I was powerless to intervene. Overcome with terror and agitation, visions of disaster flashed across my mind. I saw Covent Garden, a theater under the direct control of the Lord Chamberlain's office, losing its cherished Royal Charter; it was I who would be held responsible for this flagrant breach of good faith; I should never be able again to look my friends in the face, and I perspired in tonents. I recalled an experience of Strauss himself at a rehearsal of the same opera, when out of humor with vocal struggles on the stage, he had exhorted the orchestra to more strenuous efforts by calling out that he could still hear his singers; and I strove valiantly by the same methods to render my own even more inaudible. But I knew that in the end I should have to admit defeat, for looming like a specter before me was that dreadful final scene where the orchestral accompaniment sinks to a dynamic level that the brutalest manipulation cannot lift above a gentle piano, and that every word of Salome would be heard in the last row in the gallery as she crooned away ecstatically to her empty platter.  




After what seemed an age of purgatory to me, the performance came to an end, the public was enthusiastic, and the artists overflowed with delight at their success. I had not the heart to reproach them; I felt it was neither the time nor place. While I remained on the stage with them after the curtain had gone down, I was horrified to see' advancing toward me the party from the Lord Chamberlain’s box. My first impulse was to fly, but as this would be a personal acknowledgment of the crime I decided to stay and fight it out. To my astonishment the magnate addressed me Avith beaming countenance; “It has been wonderful, we are all delighted, and I felt I could not leave the theater without thanking you and your colleagues for the complete way in which you have met and fulfilled all our wishes.” I think I must have effectively concealed my bewilderment at these unexpected felicitations, for the official group passed on radiating a benevolent satisfaction which I interpreted joyfully to my foreign contingent, who left the building in a greater state of stupefaction than ever at the unaccountable workings of the British mind. To this day I do not know whether we owed this happy finishing touch to the imperfect diction of the singers, an ignorance of the language on the part of my co-editors of the text, or their diplomatic decision to put the best possible face on a denouement that was beyond either their or my power to foresee and control.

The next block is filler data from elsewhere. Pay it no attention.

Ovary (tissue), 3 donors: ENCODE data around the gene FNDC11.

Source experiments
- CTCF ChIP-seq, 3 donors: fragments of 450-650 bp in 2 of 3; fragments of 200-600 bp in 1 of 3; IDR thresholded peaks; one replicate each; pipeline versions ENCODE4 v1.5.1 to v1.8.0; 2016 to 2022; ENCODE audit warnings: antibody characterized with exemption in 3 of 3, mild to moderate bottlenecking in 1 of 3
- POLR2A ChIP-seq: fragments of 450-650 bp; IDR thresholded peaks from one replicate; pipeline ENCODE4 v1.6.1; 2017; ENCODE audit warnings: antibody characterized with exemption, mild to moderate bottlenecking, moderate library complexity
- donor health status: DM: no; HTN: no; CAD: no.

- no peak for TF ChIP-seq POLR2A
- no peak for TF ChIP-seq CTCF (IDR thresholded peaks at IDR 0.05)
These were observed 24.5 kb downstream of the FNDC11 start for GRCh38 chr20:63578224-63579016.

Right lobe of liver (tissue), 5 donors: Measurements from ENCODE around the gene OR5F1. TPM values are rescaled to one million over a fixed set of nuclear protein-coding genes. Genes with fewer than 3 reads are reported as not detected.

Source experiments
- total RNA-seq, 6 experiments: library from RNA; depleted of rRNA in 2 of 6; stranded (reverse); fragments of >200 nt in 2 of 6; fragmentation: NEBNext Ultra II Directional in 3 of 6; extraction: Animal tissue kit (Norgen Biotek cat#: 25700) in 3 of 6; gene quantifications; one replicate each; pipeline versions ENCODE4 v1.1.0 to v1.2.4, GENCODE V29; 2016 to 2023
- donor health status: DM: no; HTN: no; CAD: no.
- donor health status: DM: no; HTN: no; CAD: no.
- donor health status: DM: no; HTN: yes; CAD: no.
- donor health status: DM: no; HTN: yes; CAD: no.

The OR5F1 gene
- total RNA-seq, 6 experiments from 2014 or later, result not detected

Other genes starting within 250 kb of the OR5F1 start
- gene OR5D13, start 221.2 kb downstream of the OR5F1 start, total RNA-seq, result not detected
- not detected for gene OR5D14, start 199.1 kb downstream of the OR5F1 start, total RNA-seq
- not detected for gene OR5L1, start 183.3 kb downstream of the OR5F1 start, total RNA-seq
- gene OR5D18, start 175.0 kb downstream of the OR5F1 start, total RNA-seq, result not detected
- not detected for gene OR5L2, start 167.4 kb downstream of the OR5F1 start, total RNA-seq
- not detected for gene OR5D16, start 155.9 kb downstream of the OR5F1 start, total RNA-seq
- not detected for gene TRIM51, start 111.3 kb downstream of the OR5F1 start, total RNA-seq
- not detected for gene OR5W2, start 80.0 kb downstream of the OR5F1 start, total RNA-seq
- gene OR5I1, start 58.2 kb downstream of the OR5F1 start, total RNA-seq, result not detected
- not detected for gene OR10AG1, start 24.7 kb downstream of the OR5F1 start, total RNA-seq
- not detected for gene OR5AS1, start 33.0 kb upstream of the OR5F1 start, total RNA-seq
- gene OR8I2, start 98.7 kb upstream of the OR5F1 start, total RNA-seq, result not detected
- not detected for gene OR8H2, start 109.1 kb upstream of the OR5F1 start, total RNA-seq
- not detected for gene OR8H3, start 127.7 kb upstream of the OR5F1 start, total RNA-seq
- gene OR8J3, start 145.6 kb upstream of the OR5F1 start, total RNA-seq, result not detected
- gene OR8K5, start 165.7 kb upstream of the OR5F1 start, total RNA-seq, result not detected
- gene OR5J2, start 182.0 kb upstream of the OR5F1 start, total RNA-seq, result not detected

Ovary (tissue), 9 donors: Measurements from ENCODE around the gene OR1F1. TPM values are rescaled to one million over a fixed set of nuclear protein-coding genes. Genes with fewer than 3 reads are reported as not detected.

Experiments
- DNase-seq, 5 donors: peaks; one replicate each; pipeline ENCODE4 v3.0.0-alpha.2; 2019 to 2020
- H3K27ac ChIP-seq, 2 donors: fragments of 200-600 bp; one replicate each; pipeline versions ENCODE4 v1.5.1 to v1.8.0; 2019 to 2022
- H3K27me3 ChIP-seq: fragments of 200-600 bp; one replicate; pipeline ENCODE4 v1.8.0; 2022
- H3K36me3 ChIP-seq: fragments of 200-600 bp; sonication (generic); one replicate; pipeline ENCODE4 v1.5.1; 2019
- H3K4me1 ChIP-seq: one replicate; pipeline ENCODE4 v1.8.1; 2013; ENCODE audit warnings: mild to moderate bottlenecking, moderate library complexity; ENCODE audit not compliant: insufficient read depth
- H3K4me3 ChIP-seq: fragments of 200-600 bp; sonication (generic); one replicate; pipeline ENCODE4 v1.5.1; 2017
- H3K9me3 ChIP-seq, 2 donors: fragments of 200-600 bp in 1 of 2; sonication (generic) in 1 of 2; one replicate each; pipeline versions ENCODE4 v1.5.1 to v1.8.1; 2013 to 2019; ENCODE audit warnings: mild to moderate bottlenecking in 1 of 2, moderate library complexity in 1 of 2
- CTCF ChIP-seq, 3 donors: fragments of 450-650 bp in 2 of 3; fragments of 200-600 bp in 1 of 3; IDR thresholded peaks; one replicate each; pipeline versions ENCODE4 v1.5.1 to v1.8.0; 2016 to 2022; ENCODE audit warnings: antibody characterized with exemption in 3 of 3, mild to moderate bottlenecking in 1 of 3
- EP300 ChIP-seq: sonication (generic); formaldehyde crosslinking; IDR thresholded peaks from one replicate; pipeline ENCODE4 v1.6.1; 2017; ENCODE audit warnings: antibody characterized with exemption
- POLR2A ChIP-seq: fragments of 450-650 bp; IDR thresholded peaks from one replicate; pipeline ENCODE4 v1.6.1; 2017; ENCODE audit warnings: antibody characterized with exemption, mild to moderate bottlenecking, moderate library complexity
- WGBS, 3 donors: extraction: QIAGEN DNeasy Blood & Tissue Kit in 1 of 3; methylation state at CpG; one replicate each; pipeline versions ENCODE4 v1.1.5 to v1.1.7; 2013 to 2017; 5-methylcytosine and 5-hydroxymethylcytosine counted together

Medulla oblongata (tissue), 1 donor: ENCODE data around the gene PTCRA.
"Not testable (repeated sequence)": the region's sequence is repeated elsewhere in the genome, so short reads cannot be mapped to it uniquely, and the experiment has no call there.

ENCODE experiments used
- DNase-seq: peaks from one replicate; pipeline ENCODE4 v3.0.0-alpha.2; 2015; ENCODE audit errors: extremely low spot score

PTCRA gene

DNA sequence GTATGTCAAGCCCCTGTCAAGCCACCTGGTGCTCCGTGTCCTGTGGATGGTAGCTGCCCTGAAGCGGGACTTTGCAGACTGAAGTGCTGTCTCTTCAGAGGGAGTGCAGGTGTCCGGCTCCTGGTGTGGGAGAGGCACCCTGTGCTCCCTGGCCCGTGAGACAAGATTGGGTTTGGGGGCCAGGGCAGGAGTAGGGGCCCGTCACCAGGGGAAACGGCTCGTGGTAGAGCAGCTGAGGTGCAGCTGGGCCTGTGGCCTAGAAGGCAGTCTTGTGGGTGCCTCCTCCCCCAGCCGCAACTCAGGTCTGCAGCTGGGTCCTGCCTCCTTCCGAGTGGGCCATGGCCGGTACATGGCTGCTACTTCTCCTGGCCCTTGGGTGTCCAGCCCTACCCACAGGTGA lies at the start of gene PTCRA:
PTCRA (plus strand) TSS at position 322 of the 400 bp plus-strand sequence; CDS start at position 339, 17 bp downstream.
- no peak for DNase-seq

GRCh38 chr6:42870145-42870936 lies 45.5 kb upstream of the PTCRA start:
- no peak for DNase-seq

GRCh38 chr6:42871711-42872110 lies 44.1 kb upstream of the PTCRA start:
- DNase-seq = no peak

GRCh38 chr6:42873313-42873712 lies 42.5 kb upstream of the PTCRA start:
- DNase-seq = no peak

Although Salome served the useful purpose of filling the house every time it was played, it did not make the same overwhelming impression upon the public as Elektra. On the other hand, it provoked less controversy in aesthetic circles and adverse criticism was almost wholly absent; the only noteworthy instance being the not unexpected gibe of another celebrated musician that, while he reserved final judgment until further hearing, the overture appealed to him at once as a fine bit of writing as well as a perfect epitome of the whole work.*  



* The point of this critical shaft will be appreciated only if an exhaustive study be made of the Prelude referred to!